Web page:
The Little Guard That Could

The Little Guard That Could

By Michael Boo

Southeast Visual Ensemble is a relatively small Independent Class A color guard from a rural area just south of Jacksonville, Alabama, an area sporting few scholastic color guard programs. Some members typically drive over 100 miles one-way to get to weekend rehearsals.

Through grit and determination, the guard has been able to raise the funds necessary to participate in WGI Regionals and the WGI World Championships three out of the past four years, which has gotten the ensemble notice from students at Jacksonville State University. For the 2018 season, nine of the guard’s thirteen members had ties to the university. Consequently, undue hardship befell the guard when the university campus and much of the city of Jacksonville was devastated by a tornado the night of March 19, less than a month prior to the WGI World Championships.

Director Bryan Hobson lives about an hour from Jacksonville, but was following the television news warnings and immediately took to his phone to contact members he knew would be in town during the tornado. Fortunately, due to spring break, most members were out of town. Guard member Chris Mitchell was still taking refuge inside a walk-in refrigerator at the restaurant where he works when he answered the call from Hobson.

After learning that all of the guard’s members were safe, it became known that two of the members suffered major losses from direct tornado damage. All nine of the guard’s Jacksonville State University members were affected in some capacity, many when their jobs took a hit due to the dusk-to-dawn curfew placed on the city for weeks after the storm.

Guard member Zev Baughn wasn’t in town during the tornado, as he was staying with two fellow guard members due to his dorm being closed for spring break. He learned that the roof of his dorm had been ripped off, and that news was especially hard to hear as his hometown of Ringgold, Georgia was devastated by a major tornado in 2011 that killed eight people. When he was finally able to get back to the dorm two weeks after it was hit, he saw that his bookshelf was surrounded by standing water, and he was able to salvage only 18 of his approximately 80 books. According to the Dallas mold removal company that helped with the clean-up, pictures of his family and friends were destroyed, as were much of his wet, mildewed clothing. His dorm room was covered with mold.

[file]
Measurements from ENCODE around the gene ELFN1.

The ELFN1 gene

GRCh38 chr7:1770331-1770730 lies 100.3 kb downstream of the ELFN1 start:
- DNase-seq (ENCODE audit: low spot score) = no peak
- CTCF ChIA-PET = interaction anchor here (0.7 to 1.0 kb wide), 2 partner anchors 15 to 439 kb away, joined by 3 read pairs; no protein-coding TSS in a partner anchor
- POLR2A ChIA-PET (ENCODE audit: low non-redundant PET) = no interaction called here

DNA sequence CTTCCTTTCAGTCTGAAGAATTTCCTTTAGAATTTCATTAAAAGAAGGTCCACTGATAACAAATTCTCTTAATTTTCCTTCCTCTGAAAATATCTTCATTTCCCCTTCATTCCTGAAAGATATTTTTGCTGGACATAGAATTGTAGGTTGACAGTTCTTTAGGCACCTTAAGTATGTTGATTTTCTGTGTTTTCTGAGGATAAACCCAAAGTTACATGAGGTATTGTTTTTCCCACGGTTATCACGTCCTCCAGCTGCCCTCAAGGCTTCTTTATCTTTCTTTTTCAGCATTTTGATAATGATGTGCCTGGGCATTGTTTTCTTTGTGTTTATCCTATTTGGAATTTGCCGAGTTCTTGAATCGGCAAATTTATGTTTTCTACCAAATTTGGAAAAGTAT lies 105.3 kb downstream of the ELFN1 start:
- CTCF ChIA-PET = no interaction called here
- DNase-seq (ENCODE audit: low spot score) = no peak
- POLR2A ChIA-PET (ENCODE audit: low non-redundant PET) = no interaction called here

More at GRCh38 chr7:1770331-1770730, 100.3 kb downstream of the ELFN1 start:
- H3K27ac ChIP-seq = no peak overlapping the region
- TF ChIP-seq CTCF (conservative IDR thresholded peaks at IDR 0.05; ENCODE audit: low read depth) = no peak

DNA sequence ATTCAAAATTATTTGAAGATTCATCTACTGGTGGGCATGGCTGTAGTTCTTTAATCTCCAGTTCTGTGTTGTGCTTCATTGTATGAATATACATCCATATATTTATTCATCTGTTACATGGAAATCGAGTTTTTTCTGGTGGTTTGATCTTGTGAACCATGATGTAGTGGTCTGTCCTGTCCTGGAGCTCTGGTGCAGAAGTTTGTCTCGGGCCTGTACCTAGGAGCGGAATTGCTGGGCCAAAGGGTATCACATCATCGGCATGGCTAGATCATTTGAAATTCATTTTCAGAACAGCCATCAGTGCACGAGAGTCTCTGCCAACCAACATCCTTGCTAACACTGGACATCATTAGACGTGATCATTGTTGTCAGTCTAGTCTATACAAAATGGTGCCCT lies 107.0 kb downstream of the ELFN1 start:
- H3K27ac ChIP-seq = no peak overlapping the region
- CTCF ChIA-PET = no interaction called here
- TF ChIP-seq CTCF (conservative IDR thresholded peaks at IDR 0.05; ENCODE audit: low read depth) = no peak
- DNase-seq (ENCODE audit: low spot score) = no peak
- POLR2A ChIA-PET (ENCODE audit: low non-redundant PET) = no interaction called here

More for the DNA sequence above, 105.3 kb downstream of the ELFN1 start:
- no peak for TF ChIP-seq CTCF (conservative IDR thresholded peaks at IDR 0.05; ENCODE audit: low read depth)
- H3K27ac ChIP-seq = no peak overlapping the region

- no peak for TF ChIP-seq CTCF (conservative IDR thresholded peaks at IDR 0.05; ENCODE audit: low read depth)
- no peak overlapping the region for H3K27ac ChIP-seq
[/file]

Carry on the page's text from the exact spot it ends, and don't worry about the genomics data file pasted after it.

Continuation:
Baughn remarked, “My family at Southeast Visual Ensemble were the only people with whom I could feel like everything was okay, the only ones I felt could understand. Emotions were high at the first practice after the tornado, and every practice felt like a chore because we were all stressed out. Bryan Hobson sat us down and talked to us about everything. There were so many tears and so much love that we all became closer. There is no way that I am going to forget these events, but I thank this group for every bit of my sanity during this time. SVE is an especially close family that I cannot wait to be a part of forever.”

Major roof damage also affected the home of member Autumn Moss, and she had to stay elsewhere until power was restored and a tree threatening to fall into her bedroom was removed. She was at work in Jacksonville when the tornado hit, and like fellow member Chris Mitchell, took refuge inside a walk-in refrigerator. She remembers the first people to check on her were Hobson and the members of the guard, leading her to comment, “SVE isn’t just a guard; it’s a special family. Knowing during the scariest moment of my life that my SVE family cared and loved me helped so much, making it much easier to recover.”

Southeast Visual Ensemble had planned a huge party and fundraiser to benefit the guard’s trip to Dayton, but after the tornado, it had to be cancelled. That meant some tough choices had to be made regarding the remainder of the season. According to Hobson, “Being a small group and spending so much time together every weekend, we were already a close-knit group; the tornado just reinforced that for us. It was one of those ‘make you or break you’ events. Granted, it caused a lot of anxiety for the entire group, but in spite of all the uncertainty surrounding us, we decided to rally together over the next few weeks to fundraise whatever money we could towards the trip to the WGI World Championships.”

Because the members of Southeast Visual Ensemble were willing to do whatever it took to pull off the trip to Dayton, they eagerly made several concessions to keep alive their collective dream: They carpooled their way to Dayton, found an extended stay hotel that was cheaper than their first choice, crammed members into fewer rooms than originally planned, and cooked most of their meals during their stay. Hobson stated, “It was tough, but the kids made it through and were rewarded in the end with a trip to IA Semifinals.”

For years, fans have known Southeast Visual Ensemble as, “The little guard that could.” This year, SVE became, “The little guard that did.”